These 5 public art projects just won $1 million each to spark discussion about social issues
In the wake of the mass shooting at Marjory Stoneman Douglas high school, the cities of Coral Springs and Parkland, Florida proposed and won their own grant for a joint partnership to expand art therapy services for those affected by gun violence. The Coral Springs Museum will build on an existing art therapy program with workshops and community talks, and help coordinate the creation and installation of a series of large installations throughout the affected communities.
The project is one of five winners of the Bloomberg Philanthropy’s Public Art Challenge, now in its second year. The Challenge awards $1 million each to five cities to create public art that explores some pressing social issue.
Jackson, Mississippi, a city where cheap and unhealthy eating options at gas stations and fast food restaurants vastly outnumber healthier alternatives–and residents suffer from widespread food insecurity–will launch an initiative called “Fertile Ground: Inspiring Dialogue About Food Access” that creates “installations, performances, and programming” around the importance of nutrition and food equity. The resulting artwork doesn’t exist yet but Jackson has already compiled a series of basic visual comparisons that highlight just how sad, compelling, and bleak the situation is there. See the slideshow below.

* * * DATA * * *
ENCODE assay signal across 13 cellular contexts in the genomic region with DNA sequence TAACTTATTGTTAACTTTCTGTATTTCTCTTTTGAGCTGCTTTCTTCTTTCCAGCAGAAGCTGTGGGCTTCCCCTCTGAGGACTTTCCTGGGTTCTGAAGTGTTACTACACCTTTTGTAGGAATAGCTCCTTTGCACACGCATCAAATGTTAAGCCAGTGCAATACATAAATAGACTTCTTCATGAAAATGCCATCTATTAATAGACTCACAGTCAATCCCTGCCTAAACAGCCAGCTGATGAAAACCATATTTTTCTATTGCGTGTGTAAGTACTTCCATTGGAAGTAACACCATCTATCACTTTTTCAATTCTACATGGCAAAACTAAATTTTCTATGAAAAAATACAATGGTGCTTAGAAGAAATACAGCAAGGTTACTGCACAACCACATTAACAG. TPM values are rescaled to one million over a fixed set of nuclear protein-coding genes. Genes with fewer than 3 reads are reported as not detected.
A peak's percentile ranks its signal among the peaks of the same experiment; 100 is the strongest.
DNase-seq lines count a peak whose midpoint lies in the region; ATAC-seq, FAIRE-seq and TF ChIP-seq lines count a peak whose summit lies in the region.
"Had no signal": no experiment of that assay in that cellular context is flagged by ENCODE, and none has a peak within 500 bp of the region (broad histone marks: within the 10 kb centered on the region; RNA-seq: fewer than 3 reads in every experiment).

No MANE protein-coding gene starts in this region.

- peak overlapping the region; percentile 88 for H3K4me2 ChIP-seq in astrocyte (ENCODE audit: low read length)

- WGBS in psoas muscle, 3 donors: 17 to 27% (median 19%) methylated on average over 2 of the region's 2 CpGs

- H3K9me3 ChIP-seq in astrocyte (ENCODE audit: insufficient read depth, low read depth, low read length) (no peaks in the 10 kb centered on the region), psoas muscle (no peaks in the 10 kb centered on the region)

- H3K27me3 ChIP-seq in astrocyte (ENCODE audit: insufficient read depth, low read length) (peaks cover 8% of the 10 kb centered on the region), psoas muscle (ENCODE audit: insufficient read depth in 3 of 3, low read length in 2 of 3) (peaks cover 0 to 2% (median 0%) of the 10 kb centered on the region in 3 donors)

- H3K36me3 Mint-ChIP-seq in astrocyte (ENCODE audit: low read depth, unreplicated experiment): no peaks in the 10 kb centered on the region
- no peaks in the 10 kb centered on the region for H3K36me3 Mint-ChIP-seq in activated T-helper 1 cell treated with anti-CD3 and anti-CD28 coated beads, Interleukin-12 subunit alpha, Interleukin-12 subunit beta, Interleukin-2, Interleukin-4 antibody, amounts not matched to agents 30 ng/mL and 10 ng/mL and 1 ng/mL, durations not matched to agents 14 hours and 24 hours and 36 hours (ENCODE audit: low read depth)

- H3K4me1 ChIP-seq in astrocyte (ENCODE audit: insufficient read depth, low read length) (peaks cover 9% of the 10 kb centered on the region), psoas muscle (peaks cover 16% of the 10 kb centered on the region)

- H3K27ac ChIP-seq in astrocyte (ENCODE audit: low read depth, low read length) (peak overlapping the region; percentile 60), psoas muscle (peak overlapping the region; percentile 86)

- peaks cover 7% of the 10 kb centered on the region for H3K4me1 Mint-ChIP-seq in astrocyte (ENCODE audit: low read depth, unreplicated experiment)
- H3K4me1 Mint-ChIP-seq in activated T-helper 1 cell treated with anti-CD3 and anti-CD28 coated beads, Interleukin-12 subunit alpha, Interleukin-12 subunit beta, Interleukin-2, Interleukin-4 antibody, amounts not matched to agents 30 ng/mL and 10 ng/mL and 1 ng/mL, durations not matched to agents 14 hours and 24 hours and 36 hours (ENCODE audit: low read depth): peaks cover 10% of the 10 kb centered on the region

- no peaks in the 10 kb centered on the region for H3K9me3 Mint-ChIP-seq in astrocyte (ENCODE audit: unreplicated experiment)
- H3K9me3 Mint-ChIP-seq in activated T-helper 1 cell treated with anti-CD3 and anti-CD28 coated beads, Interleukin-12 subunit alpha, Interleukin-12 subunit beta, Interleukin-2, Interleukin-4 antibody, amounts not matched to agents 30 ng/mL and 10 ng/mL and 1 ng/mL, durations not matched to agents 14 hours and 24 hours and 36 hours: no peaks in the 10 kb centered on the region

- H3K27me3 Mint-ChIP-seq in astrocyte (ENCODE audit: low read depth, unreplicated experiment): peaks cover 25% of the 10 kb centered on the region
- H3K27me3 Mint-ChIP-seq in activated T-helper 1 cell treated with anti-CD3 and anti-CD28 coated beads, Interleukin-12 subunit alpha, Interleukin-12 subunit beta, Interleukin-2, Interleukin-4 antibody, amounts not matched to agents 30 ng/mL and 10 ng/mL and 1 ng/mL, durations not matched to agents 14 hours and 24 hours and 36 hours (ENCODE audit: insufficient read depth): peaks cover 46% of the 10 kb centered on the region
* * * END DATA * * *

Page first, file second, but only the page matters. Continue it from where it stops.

The other three winners are Anchorage, Alaska, where SEED Lab, a downtown cultural center, is focused on creative ways to increase awareness and prototype solutions to climate change; Tulsa, where new projects will honor city’s historic Greenwood District, better known as a once vibrant Black Wall Street before being decimated by racial prejudice, deadly hate crimes, and harmful urban planning; and Camden, New Jersey, where a multiplicity of vacant lots become various kinds of community gathering places with different kinds of art and programming for each previously abandoned space.
Each proposal is designed to both address related civic issues and bolster the local economy. That’s an idea that’s proven out: Bloomberg’s last Public Art Challenge ran in 2014 and eventually led to an estimated $13 million in economic growth across the four areas where projects were installed. So Bloomberg re-upped the idea in February 2018 with this competition that drew more than 200 entries from cities with at least 30,000 or more people. At its core, art is meant to be talked about. The hope is that more discussion leads to positive change–and perhaps a model for what’s possible elsewhere.